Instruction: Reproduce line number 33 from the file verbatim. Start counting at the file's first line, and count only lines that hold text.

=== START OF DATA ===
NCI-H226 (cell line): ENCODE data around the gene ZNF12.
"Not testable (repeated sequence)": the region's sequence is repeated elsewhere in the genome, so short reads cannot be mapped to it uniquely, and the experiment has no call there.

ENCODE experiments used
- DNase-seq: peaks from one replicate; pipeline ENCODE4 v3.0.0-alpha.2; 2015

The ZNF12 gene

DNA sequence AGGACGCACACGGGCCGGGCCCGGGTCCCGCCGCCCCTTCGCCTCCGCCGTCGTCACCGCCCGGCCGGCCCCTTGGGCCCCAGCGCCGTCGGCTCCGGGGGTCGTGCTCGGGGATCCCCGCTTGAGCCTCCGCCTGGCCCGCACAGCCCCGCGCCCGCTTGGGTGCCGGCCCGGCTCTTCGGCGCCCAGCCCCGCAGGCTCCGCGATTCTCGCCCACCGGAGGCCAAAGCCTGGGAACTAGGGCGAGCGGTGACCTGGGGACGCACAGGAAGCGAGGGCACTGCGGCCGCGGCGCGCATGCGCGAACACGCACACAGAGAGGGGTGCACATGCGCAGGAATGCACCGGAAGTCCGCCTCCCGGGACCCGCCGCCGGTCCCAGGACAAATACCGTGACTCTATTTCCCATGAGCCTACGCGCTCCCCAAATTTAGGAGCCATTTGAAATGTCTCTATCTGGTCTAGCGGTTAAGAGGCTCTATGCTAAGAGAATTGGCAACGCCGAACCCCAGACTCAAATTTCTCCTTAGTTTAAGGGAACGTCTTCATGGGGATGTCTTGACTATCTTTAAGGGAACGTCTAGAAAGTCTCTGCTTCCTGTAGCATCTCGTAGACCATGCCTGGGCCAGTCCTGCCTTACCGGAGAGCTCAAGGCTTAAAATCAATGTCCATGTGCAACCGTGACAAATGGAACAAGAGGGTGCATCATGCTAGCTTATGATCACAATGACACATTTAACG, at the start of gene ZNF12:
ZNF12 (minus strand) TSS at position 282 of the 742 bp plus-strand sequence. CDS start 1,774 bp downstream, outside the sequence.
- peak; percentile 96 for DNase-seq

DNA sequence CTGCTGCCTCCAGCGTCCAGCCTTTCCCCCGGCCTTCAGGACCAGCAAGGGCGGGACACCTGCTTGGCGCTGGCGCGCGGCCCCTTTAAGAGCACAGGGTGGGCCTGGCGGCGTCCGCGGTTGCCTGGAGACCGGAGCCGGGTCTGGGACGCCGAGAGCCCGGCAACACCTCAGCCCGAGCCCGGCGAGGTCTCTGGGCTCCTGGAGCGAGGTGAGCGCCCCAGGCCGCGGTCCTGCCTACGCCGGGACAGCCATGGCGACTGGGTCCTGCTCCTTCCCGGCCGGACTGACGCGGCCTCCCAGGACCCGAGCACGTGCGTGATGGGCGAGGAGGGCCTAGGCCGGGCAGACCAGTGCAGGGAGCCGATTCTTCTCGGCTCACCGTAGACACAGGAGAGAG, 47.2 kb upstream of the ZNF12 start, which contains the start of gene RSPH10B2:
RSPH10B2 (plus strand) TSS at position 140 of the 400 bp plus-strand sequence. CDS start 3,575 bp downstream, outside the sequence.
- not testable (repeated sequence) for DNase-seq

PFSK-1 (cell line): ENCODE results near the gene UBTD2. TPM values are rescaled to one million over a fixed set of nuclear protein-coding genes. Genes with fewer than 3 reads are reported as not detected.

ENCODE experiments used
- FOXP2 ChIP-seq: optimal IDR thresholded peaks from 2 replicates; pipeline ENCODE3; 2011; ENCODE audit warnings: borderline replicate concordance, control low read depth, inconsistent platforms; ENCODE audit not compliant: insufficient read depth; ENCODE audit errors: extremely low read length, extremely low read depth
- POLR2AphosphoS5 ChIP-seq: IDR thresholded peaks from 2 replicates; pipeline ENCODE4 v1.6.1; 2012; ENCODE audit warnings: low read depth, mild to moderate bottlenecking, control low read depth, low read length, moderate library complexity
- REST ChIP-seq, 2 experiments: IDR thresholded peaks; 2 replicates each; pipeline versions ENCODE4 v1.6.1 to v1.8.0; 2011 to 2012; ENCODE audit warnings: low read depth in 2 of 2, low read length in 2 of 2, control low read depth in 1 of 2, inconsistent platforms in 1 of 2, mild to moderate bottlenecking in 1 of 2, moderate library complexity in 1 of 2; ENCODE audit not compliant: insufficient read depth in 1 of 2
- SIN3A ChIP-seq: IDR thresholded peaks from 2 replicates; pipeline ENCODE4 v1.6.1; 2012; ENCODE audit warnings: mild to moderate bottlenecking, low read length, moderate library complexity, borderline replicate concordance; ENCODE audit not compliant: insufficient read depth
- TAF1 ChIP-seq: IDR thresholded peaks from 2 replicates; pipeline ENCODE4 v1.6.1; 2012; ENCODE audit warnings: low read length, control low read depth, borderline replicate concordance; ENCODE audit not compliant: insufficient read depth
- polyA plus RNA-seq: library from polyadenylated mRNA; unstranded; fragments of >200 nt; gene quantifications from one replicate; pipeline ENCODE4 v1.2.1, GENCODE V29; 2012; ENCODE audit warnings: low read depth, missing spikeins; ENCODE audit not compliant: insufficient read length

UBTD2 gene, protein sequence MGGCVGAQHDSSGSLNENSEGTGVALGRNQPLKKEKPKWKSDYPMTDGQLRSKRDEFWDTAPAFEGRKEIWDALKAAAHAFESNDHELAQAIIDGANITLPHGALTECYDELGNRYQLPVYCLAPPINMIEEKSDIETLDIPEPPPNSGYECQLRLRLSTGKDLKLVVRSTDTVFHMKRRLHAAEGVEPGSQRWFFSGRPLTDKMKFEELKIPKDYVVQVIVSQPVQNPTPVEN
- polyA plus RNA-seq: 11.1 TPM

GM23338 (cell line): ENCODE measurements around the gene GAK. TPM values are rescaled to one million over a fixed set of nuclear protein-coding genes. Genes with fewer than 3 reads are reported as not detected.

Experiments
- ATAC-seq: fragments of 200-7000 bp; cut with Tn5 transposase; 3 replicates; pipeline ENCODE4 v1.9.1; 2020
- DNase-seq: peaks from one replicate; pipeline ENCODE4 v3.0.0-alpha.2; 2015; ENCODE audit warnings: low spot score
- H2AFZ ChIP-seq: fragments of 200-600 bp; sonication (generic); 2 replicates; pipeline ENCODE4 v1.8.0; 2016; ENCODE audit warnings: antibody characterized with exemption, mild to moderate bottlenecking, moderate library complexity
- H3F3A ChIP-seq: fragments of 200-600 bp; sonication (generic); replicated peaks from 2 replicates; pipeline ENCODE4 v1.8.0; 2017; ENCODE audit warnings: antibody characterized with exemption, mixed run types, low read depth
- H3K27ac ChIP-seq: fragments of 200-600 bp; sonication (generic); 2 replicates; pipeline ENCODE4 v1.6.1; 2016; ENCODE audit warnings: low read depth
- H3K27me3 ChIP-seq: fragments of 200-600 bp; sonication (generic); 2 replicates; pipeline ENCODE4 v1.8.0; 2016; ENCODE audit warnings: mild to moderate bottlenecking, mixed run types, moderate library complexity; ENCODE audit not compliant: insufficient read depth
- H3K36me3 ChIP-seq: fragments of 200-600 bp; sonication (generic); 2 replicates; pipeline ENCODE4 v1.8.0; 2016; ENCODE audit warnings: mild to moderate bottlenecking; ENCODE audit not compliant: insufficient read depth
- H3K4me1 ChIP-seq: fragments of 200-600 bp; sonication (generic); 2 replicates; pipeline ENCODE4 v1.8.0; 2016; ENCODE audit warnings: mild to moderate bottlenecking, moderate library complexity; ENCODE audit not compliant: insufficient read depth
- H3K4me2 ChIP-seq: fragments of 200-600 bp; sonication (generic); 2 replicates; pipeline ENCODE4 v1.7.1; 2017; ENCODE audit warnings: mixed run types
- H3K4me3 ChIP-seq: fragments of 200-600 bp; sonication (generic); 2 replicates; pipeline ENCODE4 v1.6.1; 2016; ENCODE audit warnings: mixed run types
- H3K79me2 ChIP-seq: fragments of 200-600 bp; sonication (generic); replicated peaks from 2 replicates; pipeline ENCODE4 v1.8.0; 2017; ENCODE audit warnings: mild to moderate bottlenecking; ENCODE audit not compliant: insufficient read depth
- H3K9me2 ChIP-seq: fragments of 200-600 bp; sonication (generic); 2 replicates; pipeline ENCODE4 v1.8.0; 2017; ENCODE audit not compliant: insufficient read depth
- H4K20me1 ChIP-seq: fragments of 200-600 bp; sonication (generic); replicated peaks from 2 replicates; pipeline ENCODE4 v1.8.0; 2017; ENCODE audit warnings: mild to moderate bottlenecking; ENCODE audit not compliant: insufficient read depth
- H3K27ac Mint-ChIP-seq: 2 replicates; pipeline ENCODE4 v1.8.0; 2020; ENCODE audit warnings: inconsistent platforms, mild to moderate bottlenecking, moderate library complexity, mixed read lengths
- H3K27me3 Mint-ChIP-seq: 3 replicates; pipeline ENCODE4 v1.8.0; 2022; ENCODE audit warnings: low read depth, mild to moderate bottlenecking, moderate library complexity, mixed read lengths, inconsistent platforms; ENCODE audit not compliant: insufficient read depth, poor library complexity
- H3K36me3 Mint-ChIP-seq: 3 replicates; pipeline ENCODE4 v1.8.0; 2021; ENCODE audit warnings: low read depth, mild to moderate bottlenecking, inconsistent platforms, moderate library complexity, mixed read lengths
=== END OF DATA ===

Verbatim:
- H3K4me3 ChIP-seq: fragments of 200-600 bp; sonication (generic); 2 replicates; pipeline ENCODE4 v1.6.1; 2016; ENCODE audit warnings: mixed run types